Thomas: It wasn’t my story exactly. It was based on a story that he had told me. I modified it with a few things from Charlie’s death.
Bhaskaran: I also thought so. Doctor Amma had told me something about that accident then. That is why this story sounded so familiar. She had told me that the car was smashed by a lorry. She didn’t tell me there was a woman in the car. Did that lady also die?
Thomas: What lady? There was no lady there. I added that from the story the driver had told me. He and his stories! He was trying to scare me with that! He had no idea that I make up stories for a living.
Bhaskaran: Sir, let’s move out of this house today itself.
Thomas: Are you scared? He was your bed mate yesterday. He will come for you tonight. O, he died on a Friday. So, for sure, you are going to be eaten alive tonight.
Bhaskaran: Sir, that won’t work for me. You are the one who write scandalous stories about dead people. He was telling all those ghost stories to you last night. If you ever write those stories down and make any money out of it, he is surely going to come after you for his share. For the time being, there is the inspector ready for his share. It is nice to give him something. Or, he will make you walk up and down this hill for the next one week.
Thomas (as narrator) I went with the inspector on his jeep to the station to give a written statement. Since he himself blurted out that the man had died seven or eight hours ago and that the accident had happened between eleven O’ clock and midnight, I had to hide a few things from him. My statement showed that the driver had dropped us at ten thirty and had returned soon. Since Bhaskaran had not come to the station, it made things easy for me. I never had to tell him the truth. I never mentioned it to my wife also. I lied to both of them that the accident happened only in the morning.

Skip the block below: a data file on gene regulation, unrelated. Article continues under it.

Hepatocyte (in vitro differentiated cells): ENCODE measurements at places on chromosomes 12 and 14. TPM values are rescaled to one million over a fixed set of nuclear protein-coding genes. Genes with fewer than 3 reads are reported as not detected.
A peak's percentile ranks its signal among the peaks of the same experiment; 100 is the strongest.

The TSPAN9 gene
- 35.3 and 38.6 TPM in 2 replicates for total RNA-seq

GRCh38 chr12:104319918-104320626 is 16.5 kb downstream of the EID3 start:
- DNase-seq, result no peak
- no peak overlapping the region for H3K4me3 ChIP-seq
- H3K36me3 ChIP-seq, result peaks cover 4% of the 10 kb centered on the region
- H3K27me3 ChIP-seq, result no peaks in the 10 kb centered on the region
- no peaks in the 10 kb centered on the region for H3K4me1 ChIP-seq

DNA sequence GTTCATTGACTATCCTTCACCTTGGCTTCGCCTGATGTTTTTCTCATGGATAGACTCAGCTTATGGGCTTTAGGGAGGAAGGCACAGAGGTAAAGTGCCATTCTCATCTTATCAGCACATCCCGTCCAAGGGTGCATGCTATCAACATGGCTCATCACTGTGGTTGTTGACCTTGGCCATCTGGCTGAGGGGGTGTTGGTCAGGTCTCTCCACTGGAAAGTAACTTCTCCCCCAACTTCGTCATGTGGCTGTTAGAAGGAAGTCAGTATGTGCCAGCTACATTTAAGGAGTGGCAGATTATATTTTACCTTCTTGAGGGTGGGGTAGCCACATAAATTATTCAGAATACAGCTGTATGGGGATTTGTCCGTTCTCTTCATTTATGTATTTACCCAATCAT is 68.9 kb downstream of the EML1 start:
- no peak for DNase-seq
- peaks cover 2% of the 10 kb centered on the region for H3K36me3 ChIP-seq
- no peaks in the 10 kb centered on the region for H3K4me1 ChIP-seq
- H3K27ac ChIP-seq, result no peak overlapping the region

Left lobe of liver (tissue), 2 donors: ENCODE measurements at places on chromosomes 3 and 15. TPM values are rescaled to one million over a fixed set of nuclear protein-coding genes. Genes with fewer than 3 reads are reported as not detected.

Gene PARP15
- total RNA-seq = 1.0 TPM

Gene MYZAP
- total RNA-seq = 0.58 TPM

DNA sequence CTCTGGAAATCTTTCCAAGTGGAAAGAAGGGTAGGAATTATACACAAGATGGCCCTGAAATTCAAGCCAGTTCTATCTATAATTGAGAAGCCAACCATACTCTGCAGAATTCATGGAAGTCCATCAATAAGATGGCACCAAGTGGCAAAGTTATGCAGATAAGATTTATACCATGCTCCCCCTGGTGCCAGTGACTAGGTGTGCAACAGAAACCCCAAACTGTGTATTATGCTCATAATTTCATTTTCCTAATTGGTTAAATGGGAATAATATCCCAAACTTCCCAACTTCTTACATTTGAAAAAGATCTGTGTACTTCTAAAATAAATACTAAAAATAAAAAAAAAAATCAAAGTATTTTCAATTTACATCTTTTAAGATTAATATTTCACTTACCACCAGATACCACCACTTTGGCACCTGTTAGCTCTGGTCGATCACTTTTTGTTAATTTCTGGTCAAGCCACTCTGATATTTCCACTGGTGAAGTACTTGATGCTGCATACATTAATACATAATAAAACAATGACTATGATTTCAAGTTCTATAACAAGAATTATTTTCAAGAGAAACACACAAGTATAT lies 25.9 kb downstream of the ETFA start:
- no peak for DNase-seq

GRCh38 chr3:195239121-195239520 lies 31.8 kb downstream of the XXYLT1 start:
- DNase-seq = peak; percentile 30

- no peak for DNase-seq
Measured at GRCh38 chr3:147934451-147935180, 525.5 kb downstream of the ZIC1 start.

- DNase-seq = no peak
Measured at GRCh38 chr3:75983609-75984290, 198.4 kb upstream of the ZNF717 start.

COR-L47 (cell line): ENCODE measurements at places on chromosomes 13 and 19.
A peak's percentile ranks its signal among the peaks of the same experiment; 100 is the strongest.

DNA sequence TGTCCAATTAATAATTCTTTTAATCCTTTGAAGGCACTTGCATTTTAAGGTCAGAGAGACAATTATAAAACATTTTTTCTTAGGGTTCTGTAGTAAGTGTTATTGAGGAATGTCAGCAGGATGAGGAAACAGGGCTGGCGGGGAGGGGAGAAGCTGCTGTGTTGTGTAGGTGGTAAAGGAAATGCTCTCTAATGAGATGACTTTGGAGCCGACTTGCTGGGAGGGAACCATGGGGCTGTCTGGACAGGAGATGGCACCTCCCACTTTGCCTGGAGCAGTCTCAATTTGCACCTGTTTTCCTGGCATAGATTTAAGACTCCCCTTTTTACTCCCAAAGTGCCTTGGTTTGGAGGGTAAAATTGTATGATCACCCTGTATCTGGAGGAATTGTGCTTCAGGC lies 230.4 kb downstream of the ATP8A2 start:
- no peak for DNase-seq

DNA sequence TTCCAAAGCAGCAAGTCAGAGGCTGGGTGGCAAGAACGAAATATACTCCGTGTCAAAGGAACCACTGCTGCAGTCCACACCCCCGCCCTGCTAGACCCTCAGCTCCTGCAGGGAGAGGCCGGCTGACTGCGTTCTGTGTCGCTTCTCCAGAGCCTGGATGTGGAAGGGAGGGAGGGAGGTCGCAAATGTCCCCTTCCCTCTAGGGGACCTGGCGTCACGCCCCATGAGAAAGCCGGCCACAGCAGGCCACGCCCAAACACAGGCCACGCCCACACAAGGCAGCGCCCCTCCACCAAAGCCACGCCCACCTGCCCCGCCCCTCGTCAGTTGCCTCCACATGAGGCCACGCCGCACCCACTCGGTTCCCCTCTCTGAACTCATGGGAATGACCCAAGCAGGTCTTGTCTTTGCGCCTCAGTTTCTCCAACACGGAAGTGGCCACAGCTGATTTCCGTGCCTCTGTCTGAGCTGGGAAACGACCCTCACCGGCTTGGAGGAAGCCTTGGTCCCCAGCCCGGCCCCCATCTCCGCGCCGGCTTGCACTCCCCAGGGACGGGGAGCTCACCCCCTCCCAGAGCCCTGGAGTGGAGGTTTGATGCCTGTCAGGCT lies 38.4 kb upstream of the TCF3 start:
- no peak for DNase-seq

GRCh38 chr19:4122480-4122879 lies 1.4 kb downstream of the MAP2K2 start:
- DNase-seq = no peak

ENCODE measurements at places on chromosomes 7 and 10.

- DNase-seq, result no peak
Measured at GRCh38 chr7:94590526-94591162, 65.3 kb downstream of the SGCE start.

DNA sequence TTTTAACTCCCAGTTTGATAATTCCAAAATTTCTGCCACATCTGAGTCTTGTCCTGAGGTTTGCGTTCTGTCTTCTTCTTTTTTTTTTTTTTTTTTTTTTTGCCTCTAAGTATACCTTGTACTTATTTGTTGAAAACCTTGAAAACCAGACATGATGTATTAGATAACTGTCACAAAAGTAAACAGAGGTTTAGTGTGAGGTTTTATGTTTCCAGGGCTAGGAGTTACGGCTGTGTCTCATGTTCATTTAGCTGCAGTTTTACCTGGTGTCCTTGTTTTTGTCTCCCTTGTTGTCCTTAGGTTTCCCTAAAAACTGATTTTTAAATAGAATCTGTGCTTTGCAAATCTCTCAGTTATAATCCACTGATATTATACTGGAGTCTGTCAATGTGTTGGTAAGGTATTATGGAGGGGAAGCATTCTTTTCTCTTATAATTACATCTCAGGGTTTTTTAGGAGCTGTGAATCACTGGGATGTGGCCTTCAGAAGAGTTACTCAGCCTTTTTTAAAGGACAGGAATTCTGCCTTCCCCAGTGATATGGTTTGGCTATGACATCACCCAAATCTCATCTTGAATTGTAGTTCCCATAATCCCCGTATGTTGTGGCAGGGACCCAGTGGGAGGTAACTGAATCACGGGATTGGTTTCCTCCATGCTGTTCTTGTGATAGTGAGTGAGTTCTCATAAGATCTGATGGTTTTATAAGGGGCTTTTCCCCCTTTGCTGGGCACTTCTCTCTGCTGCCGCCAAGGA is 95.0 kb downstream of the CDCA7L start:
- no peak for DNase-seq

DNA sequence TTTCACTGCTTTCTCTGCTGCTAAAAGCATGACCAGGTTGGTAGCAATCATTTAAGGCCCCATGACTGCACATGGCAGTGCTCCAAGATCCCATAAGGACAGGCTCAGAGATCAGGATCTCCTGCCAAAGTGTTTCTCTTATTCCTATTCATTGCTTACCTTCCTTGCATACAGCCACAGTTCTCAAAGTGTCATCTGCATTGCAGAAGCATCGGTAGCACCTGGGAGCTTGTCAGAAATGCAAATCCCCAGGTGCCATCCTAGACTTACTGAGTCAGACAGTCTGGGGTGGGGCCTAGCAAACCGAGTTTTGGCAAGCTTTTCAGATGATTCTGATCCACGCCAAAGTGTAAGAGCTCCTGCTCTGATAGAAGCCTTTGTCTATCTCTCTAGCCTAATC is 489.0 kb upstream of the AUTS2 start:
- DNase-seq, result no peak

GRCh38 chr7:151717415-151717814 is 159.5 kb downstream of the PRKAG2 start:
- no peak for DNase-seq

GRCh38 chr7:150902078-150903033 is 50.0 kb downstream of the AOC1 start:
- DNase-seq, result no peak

We moved out of the house the same day itself. I heard from the inspector later that the post-mortem report also went well with my report and that the file was closed. The new house that Bhaskaran had found for me was a good one. I finished a small book on the recent developments in the Middle East. It was titled: Jasmine Smells Better than Blood. Talking of jasmine, that day at the police station the inspector had asked me again and again whether there was a lady with us that night in the car. He said that the people had commented that when they took out the body from the car, the smell of jasmine was stronger than the smell of coagulated blood.
Bhaskaran went to live with his son who was in Adimally in the High Ranges. I once went to see him to invite him for my eldest daughter’s marriage. It was nice to see him after all those years. He offered me some good home-made liquor. I got a little drunk and told him what had happened that night at Brigit’s house on the hill-top. Not only that he didn’t believe it, he laughed a lot and told me that the home-made liquor could work wonders.